In recent weeks, a convoy of truck drivers from across Canada began arriving en masse in Ottawa. The “Freedom Convoy” traveled to the Canadian capital to protest new vaccination requirements for essential workers crossing the U.S.-Canada land border. The convoy has amassed significant support; its (now removed) GoFundMe raised more than $10 million (CAD) and it has been celebrated by several center-right and right-wing public figures, including Elon Musk, Joe Rogan and former president Donald Trump. The Freedom Convoy now touts itself as an “Anti ALL MANDATES Movement,” desiring to remove all public health mandates.
While the convoy’s supporters have characterized the protest as a peaceful movement, uninformed by “politics, race, religion, or any personal beliefs,” many supporters have been associated with or expressed racist, Islamophobic and white-supremacist views. When Tucker Carlson of Fox News interviewed Benjamin J. Dichter, cementing his place among the movement’s leaders, Dichter rambled and likened Canada’s western provinces to “a third-world country,” due, presumably, to immigration. In Ottawa, various reports captured maskless protesters brandishing Confederate, Nazi and “Trump 2024” flags. Police have launched dozens of criminal investigations and made at least 20 arrests, including for carrying weapons in a public place and assault.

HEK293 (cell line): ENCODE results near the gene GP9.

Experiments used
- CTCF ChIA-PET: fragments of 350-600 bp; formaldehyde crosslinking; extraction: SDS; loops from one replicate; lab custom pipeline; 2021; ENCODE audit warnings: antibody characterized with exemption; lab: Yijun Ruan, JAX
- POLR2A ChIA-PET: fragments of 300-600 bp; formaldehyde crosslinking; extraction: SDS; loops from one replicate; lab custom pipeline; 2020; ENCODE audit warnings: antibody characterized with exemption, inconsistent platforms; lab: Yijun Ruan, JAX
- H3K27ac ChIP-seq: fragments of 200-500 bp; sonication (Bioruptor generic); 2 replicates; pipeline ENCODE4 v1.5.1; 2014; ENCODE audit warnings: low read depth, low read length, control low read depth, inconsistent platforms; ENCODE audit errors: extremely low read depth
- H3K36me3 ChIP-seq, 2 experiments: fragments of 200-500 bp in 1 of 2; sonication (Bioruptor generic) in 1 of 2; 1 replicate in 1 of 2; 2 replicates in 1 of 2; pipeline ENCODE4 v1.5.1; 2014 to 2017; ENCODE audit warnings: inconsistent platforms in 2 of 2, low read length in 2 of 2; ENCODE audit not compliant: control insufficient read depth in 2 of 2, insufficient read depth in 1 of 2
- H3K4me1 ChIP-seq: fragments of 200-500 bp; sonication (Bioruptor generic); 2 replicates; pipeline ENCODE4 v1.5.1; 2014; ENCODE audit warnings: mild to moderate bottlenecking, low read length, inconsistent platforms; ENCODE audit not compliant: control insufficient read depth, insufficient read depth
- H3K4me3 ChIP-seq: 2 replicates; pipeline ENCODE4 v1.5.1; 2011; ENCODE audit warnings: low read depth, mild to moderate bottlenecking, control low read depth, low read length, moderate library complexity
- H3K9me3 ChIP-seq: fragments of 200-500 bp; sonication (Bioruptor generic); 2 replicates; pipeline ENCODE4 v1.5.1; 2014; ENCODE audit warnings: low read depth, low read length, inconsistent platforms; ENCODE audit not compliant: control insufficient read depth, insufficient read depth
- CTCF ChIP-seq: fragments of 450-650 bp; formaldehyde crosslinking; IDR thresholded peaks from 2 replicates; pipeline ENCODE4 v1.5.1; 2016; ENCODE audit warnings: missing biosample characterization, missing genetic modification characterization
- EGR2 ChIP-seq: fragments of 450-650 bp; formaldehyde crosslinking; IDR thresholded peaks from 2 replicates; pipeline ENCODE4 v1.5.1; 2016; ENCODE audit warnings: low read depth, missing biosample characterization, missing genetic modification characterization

The convoy has surprised onlookers in the United States and Canada, both because of the explicitly racist and violent perspectives of some of the organizers and because the action seems to violate norms of Canadian “politeness.” But the convoy represents the extension of a strain of Canadian history that has long masked itself behind “peacefulness” or “unity”: settler colonialism. It is not incidental that this latest expression of white supremacy is emerging amid a public health crisis. The history of Canadian settler colonialism and public health demonstrates how both overt white-supremacist claims and seemingly more inert nationalistic claims about “unity” and “freedom” both enable and erase ongoing harm to marginalized communities.
Canada, like the United States, has its origins in a settler colonial project. In the late 16th and 17th centuries, French and British families and soldiers began arriving along the east coast of the northern regions of “Turtle Island,” a name used by the Lenape and Haudenosaunee, with other Indigenous nations, to refer to North America. The settlement of Europeans rested on what historian Patrick Wolfe called a “logic of elimination” where Indigenous peoples were displaced or assimilated through genocidal policies.
In mid-18th century Nova Scotia, for example, Gov. Edward Cornwallis established an extirpation proclamation that commanded “all Officers Civil and Military, and all His Majesty’s Subjects or others to annoy, distress, take, or destroy the Savage” Mi’kmaq.
Through the establishment and amendment of federal policies, the Canadian state weaponized medicine, public health and science in support of settler colonial aims.